In III, you’ve got an appropriate three Force Devices (itty bitty things where your lasers come out of), and you can also charge a Hyper Cannon Shooty Laser Gun that causes mega damage to bosses, but you need to time it right to ensure you don’t get caught with your pants down during its cooldown phase. You don’t wanna get found in the spaceship wreckage with your pants down, do you?
Anyway, then you hit the fourth level and it’s as if the game realises that you’ve gone past the halfway point, so it’d better not even pretend to be nice to you anymore. You could not possibly complete this level via skill, or a nice bit of dumb luck that gets you through on your very first try, no sir. It’ll be rote memorisation for you.
Don’t think there’s gonna be any time for you to consult your notes though, as you quite literally pilot your fragile ship backwards through a steel foundry, with plumes of lava snaking this way and that, at incredible speeds too, along with other unseen enemies and lumps of metal smashing into you from offscreen. You’ll die a zillion times and lose whatever meagre powerups you’d built back up. But at least you can keep trying until you make some sort of mental breakthrough.
Even if you get past this and make it to the end of the game, beating the final boss rewards you with… a second loop of the game, except even harder. You can probably just turn the game off at this point, it’s not like you’re getting locked out of any ending text. It’s meant as a bonus too, so there’s not any spite behind it, like you’d get in Super Ghouls ‘n’ Ghosts. I can only wonder why they didn’t just let you do the Hard Mode right from the off – I’m sure the Japanese players would have appreciated that one.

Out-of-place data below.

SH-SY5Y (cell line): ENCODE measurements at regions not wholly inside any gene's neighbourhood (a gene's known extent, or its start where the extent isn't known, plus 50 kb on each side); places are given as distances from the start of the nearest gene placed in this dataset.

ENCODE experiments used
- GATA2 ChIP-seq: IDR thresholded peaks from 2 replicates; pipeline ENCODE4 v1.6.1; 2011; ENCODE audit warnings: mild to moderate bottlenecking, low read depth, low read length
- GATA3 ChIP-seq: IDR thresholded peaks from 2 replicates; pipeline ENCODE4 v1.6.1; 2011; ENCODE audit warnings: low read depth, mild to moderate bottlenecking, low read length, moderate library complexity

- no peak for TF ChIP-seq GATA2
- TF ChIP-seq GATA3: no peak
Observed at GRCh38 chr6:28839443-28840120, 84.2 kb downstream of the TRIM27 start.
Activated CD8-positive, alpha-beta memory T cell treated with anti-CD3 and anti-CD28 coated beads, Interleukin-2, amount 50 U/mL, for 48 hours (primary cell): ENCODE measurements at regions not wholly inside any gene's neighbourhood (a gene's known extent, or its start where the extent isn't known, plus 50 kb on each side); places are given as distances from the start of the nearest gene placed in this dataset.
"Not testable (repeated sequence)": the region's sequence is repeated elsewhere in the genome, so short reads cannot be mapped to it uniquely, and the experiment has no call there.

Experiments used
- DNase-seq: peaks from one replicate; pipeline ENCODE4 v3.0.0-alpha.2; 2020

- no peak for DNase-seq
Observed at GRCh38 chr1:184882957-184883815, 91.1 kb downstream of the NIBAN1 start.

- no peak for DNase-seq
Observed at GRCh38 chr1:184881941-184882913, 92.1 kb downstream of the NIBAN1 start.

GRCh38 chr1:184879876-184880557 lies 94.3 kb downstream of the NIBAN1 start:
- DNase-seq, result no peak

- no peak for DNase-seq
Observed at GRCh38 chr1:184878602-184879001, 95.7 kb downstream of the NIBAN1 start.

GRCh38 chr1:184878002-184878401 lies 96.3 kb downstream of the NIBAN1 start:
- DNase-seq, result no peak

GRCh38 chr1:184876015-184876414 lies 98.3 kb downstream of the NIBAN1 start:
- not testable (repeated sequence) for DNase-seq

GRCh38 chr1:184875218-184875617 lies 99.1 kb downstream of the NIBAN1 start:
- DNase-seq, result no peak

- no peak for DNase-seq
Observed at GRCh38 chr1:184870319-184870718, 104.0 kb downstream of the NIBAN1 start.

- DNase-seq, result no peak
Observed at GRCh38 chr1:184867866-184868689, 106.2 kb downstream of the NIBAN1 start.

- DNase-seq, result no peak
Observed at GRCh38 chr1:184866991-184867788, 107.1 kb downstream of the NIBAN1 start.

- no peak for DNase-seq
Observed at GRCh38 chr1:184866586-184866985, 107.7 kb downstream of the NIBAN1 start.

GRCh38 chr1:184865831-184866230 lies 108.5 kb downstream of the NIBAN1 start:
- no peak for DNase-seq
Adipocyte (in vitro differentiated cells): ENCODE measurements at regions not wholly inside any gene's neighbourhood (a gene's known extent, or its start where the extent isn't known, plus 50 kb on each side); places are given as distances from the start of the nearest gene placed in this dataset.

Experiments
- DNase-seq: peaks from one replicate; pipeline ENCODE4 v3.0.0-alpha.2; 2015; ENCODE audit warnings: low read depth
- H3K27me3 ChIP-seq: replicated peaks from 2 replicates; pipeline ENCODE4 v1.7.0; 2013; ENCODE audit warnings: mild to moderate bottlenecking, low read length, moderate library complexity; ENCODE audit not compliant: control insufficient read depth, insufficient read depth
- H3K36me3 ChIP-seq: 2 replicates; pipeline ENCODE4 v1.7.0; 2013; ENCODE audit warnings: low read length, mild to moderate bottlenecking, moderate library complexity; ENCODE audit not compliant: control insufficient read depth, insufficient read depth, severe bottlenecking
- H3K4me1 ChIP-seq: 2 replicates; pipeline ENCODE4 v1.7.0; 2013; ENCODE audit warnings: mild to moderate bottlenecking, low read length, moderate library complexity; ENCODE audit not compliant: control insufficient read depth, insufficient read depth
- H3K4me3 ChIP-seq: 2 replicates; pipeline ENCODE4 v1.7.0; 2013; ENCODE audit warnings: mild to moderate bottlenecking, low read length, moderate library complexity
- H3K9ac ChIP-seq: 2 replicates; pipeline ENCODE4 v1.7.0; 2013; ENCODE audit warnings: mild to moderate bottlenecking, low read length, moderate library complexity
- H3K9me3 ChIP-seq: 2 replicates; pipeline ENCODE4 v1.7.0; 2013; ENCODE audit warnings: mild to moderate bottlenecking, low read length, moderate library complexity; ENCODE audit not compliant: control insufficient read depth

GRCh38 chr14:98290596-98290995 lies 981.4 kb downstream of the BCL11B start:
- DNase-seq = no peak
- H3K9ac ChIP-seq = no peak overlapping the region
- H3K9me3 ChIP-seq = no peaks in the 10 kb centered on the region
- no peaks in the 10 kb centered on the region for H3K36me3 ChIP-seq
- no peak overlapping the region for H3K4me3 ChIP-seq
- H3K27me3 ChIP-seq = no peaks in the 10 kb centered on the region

I must mention the bloody woegeous GBA port; a Blue Peter badge for you if you knew about that one. Actually, woegeous undersells it. ‘Poxy’ would be a lot closer. The original R-Type III release was one of those games that really nailed the SNES electric guitar instrumentation, and not very many games did that. Battletoads in Battlemaniacs did, and the intro to Killer Instinct had a nice riff too. Mega Man X3’s flying V never sounded right. And as for the Bohemian Rhapsody scene in Wayne’s World SNES, well…
But the hard work on the SNES OST all goes flying out the window with the Game Boy Advance release, which isn’t even chiptune. It’s honestly not even 2-bit, let alone 8-bit. No dedicated sound chip in the GBA meant the system didn’t have much in its trousers to produce good music – some of the instrumentation in Sonic Advance is a joke, for example – but R-Type III GBA is a sin against mankind.
You might think I’m focusing too much on the music of a long forgotten port of an already obscure game, but this sort of thing is one of the easiest ways to determine the product’s value: if the music and sound effects are bad, so is the game. It teaches you to look out for those examples where a bad game actually has good music, and you’ll enjoy them all the more.
It should be noted that this game had a female composer. Now, the last thing I want to do is get all simp-ish on you, but why is it that the best game composers are female? Pound for pound, that is. Kondo-sama, Uematsu-chan and even our man Kirkhope-san are the heavyweights, but you mustn’t forget that it was a woman who composed Guile’s theme. A woman put together the incredible Symphony of the Night soundtrack. And a woman got a convincing electric guitar out of the SNES for R-Type III, an OST that’s almost worth the price of entry by itself.
But even if you play the game without music or sound, you’ve still got the best shmup on the Super Nintendo, bar none. I don’t personally recommend using that mute button though. After all, when you’ve had a hell of a night the previous night, and you may or may not have fallen foul of your girlfriend, your best friends and the local constabulary, it helps to have a rocking soundtrack to drown those Fearsome inner voices out.
14 August 2020